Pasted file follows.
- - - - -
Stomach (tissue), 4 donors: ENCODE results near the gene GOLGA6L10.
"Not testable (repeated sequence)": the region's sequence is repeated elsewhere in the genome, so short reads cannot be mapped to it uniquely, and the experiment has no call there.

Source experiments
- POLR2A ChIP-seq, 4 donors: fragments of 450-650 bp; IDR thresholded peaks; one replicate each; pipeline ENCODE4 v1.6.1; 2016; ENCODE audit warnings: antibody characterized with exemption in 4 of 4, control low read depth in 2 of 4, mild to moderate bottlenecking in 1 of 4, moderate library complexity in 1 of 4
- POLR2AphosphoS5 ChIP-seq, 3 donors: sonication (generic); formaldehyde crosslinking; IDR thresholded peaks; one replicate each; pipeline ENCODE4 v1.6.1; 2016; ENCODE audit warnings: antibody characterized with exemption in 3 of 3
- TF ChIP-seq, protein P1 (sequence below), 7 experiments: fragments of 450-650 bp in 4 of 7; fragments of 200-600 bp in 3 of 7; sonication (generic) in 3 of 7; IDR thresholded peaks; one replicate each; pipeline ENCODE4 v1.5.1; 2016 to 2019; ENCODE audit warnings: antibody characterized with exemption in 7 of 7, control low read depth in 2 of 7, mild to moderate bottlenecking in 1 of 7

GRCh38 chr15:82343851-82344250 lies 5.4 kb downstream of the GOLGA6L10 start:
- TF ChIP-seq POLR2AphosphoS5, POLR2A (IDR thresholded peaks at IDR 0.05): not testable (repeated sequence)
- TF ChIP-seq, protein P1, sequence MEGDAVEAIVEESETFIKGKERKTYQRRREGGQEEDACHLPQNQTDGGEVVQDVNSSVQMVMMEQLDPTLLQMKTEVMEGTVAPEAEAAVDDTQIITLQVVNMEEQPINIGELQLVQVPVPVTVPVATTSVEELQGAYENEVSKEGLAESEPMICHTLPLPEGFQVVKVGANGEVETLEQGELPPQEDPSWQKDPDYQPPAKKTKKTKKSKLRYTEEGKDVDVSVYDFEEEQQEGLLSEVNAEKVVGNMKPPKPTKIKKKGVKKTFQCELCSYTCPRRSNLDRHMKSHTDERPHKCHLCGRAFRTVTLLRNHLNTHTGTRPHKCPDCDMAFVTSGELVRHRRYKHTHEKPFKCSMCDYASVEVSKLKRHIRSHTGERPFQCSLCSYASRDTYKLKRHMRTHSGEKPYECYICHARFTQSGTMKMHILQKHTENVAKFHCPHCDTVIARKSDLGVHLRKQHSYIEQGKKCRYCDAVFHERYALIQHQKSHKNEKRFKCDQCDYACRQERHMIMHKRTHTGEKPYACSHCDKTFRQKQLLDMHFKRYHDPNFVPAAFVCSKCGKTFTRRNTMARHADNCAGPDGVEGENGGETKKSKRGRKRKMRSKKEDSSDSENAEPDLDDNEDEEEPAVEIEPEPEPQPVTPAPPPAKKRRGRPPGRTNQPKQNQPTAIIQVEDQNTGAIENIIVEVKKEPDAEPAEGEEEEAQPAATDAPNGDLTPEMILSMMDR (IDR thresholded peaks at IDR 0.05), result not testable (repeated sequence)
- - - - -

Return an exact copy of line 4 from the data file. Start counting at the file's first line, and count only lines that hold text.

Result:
- POLR2A ChIP-seq, 4 donors: fragments of 450-650 bp; IDR thresholded peaks; one replicate each; pipeline ENCODE4 v1.6.1; 2016; ENCODE audit warnings: antibody characterized with exemption in 4 of 4, control low read depth in 2 of 4, mild to moderate bottlenecking in 1 of 4, moderate library complexity in 1 of 4